Hello everyone. I was kindly asked if I would do a short blog with my reflections on my first year with the APLE Collective.

I joined APLE approximately 11 months ago as a representative of the Poverty Truth Community based in Glasgow.  I’ve got to say it’s been a roller-coaster of a year in one way or another.  My first introduction to everyone at the APLE Collective was at their first face-to-face meeting after Covid, which was held in Stoke-on-Trent.  I wasn’t really sure what to expect, luckily I knew some folks who attended On Road Media meetings with me who were also in Stoke-on-Trent  so I didn’t feel completely alone.  At this meeting the group discussed the way ahead for APLE and outlined the work to be done during APLE week in June and during the International Day for the Eradication of Poverty in October.

The group made me feel very welcome and I didn’t feel scared or over-awed to take part in the discussions.  One of my memories of that first meeting was the meal we had together on the 2nd Night there.  We all had gone to a lovely curry house in Stoke and I must say the food was fantastic.  I had not long been diagnosed with oesophageal cancer and I was having trouble swallowing various foods, especially bread.  I remember looking at my lone chicken curry sauce with no rice and looking at everyone tucking in to large, gorgeous looking naan breads filled with cheese, thinking to myself that’s not fair – I want some.  Now that I’ve successfully had an operation to remove the cancer I’ve been nagging Katy to have a return meeting in Stoke-on-Trent.  Stoke is a lovely city but my ulterior motive is to go back that Curry House, have a proper curry and my own portion of that cheesy naan bread.

Highlights and Events:

Two of the highlights of my first year as an APLE member has been the meeting we had in the ATD building in Frimhurst in Surrey.  The second highlight was fairly recent when myself and other APLE members met with the All Party Parliamentary Group on Poverty (APPG) in Portcullis House, London to discuss the ‘Digital Divide’.

I’ll go over why these two events meant so much to me.  The meeting in Frimhurst was where I felt I was really bonding with the rest of APLE and I left that meeting feeling I had made some really good friendships.  I drove down and I took the opportunity to take down one of my electric guitars and one of my memories, just for the sheer enjoyment, was inflicting my terrible guitar playing on the rest of APLE sitting in the beautiful sunshine in the lovely gardens of ATD House.

The event in Portcullis House stood out for me as I felt it showed the power of APLE as a campaigning group, speaking words of truth and power to the decision makers in these islands of the UK and telling them the realities of living in Poverty and how the Digital Divide affects people on low incomes in their daily lives.  There was a powerful opening statement from Amanda from AT, outlining what the Digital Divide was.  There was also a powerful submission from Chris who is based in Cornwall.  He highlighted to those present the realities of living in a very rural area where he had to rely on apps telling him the times of arrival of his local bus and train services.  However, these apps didn’t account for trains and buses being late, or not even turning up, which led to missed GP and hospital appointments and missed connections.  Also the run out of the ultra-fast fibre optic broadband was very slow in rural areas, having a knock-on effect on business and schools and colleges.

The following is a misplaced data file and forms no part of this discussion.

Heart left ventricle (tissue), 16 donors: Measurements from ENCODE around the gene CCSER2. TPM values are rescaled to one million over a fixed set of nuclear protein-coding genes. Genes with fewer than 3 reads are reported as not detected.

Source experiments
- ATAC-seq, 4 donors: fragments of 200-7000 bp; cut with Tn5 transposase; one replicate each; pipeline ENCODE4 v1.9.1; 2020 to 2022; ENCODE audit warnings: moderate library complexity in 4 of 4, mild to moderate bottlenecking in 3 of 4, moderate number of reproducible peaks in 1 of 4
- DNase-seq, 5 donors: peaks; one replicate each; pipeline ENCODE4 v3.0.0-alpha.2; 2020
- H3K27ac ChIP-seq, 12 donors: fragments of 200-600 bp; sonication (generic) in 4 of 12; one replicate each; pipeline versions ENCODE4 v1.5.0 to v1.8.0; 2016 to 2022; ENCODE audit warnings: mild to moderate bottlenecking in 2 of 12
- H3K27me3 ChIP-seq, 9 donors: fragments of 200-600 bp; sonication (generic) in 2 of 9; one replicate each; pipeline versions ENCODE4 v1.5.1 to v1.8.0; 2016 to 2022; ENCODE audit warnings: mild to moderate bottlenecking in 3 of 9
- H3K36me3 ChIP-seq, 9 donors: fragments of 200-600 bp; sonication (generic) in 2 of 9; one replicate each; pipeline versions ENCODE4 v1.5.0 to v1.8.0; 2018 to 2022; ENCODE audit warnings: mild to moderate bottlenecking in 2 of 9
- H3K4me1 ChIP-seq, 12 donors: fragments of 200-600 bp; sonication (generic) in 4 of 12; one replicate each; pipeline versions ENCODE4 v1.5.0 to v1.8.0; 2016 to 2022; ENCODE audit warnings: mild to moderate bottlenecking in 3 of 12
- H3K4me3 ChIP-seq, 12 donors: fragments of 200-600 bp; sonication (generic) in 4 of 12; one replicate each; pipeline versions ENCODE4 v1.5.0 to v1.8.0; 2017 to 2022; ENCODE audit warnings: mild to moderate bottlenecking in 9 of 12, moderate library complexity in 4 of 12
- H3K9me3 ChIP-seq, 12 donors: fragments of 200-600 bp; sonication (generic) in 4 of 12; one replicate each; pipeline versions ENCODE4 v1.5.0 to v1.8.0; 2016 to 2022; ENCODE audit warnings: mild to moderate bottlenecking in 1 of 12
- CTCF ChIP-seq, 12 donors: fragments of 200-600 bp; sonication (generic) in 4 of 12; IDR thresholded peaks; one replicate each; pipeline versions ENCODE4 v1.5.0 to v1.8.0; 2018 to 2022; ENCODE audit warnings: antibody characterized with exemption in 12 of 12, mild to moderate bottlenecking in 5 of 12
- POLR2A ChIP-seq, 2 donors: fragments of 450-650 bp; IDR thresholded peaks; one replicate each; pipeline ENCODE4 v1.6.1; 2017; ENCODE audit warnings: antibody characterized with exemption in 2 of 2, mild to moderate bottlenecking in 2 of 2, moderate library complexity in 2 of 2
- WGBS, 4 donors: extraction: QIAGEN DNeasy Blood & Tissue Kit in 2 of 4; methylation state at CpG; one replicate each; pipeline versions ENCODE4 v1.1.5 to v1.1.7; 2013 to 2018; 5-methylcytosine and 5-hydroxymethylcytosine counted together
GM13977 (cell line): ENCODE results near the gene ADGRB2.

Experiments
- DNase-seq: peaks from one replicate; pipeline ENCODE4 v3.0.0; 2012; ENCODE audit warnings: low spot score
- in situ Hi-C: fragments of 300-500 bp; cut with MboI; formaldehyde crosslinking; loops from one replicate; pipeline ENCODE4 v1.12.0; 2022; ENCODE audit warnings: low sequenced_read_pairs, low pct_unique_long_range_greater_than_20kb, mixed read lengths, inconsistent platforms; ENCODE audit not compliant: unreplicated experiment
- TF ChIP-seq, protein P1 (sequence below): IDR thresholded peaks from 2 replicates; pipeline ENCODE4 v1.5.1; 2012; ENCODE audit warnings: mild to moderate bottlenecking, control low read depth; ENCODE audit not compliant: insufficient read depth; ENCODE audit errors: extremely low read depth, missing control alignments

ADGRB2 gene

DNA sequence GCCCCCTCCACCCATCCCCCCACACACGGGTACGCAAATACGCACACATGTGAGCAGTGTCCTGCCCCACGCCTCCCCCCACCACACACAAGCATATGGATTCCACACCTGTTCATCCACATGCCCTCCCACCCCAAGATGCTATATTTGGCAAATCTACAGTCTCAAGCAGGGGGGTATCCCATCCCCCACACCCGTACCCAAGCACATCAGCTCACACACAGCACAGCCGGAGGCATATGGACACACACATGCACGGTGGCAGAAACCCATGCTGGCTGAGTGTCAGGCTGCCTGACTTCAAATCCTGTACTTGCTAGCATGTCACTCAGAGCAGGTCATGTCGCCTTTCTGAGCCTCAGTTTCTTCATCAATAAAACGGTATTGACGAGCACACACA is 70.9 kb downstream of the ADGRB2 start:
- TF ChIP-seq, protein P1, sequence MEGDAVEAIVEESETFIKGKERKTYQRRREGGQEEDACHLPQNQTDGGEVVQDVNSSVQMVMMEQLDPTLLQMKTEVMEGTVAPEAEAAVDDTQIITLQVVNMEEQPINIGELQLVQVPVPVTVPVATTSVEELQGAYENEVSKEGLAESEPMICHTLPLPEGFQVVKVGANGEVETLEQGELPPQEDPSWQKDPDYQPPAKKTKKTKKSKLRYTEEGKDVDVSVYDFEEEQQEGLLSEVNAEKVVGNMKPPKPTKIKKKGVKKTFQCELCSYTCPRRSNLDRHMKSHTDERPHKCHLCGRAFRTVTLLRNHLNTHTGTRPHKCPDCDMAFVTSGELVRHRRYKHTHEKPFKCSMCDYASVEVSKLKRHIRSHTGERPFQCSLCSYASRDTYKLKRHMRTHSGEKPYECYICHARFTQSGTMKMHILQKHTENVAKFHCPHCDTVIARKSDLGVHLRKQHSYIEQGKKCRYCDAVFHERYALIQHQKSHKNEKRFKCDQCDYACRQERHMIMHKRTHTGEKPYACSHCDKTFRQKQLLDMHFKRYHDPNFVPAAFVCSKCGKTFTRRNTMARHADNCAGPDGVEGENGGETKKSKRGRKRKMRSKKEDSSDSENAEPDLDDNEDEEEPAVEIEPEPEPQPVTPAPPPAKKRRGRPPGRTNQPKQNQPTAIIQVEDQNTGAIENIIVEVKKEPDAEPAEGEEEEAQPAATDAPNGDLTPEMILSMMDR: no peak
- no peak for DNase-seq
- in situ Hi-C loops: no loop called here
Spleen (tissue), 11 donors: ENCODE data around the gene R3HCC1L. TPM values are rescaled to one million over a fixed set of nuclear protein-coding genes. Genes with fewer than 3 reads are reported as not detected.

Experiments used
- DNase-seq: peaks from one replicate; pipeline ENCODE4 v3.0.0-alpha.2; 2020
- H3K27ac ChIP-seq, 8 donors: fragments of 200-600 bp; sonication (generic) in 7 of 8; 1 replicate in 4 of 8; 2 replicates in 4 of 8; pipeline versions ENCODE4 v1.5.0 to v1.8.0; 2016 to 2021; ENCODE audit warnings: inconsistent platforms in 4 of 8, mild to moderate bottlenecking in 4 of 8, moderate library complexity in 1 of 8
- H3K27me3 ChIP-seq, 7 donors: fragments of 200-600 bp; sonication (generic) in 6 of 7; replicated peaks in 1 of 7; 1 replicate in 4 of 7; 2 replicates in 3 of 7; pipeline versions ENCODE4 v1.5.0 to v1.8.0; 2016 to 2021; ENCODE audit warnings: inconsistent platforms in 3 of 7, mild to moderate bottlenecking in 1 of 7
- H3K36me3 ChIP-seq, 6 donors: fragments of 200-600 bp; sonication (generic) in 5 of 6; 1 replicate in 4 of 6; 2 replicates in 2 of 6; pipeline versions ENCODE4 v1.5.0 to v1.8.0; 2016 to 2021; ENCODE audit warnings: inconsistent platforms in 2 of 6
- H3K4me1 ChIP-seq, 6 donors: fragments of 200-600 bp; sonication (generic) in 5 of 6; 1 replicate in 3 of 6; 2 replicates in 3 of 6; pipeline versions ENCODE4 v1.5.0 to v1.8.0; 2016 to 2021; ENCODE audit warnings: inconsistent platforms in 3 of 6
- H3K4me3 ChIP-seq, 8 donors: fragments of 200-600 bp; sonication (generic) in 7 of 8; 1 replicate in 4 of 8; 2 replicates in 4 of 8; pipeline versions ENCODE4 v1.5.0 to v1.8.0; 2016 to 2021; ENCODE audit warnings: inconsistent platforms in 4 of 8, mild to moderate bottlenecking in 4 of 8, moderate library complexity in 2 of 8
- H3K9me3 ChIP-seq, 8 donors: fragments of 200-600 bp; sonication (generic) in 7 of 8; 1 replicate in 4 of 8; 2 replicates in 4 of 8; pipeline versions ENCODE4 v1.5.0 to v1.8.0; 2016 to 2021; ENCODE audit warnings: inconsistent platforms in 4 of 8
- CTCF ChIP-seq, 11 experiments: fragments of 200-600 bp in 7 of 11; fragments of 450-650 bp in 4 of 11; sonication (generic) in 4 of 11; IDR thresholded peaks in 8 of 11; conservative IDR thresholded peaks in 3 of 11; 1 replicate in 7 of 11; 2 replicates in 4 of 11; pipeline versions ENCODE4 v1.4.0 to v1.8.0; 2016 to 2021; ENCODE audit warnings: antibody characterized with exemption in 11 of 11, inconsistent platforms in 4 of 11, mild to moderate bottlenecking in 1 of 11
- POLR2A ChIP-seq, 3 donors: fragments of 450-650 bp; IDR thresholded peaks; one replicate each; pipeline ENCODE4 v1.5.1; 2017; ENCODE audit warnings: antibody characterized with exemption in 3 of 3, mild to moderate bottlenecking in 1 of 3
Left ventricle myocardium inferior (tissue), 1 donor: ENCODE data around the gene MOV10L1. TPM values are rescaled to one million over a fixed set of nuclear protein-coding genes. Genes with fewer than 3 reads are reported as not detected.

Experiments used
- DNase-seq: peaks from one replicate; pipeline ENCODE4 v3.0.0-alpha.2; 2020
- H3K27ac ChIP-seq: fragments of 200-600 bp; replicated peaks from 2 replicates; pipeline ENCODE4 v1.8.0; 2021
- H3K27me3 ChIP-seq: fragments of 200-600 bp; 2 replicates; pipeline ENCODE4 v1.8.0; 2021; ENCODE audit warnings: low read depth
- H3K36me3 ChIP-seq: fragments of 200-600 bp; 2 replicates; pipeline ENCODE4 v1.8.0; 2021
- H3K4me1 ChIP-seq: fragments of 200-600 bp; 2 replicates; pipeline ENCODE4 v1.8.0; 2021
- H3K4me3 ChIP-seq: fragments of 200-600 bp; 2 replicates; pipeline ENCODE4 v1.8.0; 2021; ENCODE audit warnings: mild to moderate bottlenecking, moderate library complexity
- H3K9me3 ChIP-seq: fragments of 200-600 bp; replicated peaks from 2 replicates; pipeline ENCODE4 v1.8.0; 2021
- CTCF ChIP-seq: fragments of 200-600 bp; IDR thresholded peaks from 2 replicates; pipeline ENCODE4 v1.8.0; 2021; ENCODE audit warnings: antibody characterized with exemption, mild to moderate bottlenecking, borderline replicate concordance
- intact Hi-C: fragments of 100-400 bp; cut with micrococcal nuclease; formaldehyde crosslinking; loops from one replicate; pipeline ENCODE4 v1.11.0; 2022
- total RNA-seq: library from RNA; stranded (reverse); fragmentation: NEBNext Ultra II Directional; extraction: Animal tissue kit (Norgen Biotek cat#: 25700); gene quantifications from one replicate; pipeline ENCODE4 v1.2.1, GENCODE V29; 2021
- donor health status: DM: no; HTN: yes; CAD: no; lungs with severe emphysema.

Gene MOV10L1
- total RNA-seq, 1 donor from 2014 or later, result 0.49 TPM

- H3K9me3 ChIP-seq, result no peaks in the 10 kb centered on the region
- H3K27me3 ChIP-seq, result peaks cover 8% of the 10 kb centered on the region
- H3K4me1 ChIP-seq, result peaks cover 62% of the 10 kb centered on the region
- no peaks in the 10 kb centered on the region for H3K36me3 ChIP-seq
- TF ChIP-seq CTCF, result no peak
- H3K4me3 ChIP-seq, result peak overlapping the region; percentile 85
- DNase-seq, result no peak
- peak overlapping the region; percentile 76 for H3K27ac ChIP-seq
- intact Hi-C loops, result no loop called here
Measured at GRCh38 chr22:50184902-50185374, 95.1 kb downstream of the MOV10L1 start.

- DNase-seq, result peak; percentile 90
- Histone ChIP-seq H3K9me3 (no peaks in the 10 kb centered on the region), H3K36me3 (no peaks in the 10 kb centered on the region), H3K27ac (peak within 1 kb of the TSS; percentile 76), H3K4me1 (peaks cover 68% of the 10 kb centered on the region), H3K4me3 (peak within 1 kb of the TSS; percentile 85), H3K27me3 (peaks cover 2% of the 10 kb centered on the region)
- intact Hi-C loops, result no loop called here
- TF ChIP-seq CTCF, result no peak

In conclusion, what can I say about my first year as an APLE Member.  Well, everyone has made me feel welcome.  I’ve taken part in very worthwhile research with the Ada Lovelace Foundation, which has been working with the APLE Collective.  I’ve got to visit the seat of power in the UK in the midst of the Liz Truss debacle and saw first hand the chaos in the House of Commons (one of the highlights of the Day was seeing Michael Gove in Portcullis House looking like the cat that got the cream – I wonder why?).  But most of all, I’ve made some really good friends, met people who have inspired me and filled me with determination that the fight against poverty goes on and that we need to grit our teeth and fight the good fight for everyone’s sake.  Friends who have their own daily fight against poverty but are willing to give of their time, strength and determination to help others experiencing poverty.  

During my time with APLE I’ve felt that we’re more than a brother and sisterhood fighting for equality and recognition of the harm poverty is doing to individuals and families – no I’ve felt that the APLE collective, to me, has become more of a family.  There have been times with Zoom meetings when the thought of taking part in another online event has made my heart sink.  But I genuinely look forward to the APLE zoom meetings as I’m nor just meeting with colleagues and fellow campaigners – no, I’m meeting with friends and family. 

One final word, I’d like to thank everyone at the APLE Collective for all their support during my fight with cancer. Knowing I had their support and words of comfort meant a lot to me.  The organisers of the face-to-face meetings went the extra mile to accommodate my requirements, nothing was a bother to them and they really went out of their way to make my travel and stay around the country as comfortable as possible.  So, thank you APLE from the bottom of my heart.

So onwards and upwards to 2023.  The fight against poverty is more important now than ever before and working with the APLE Collective I’m more confident than I’ve ever been that the voices of those experiencing poverty and living on low wages will be heard by those in power.  Have a great Christmas and Holiday Period and may 2023 be kind and prosperous to each and every one of us.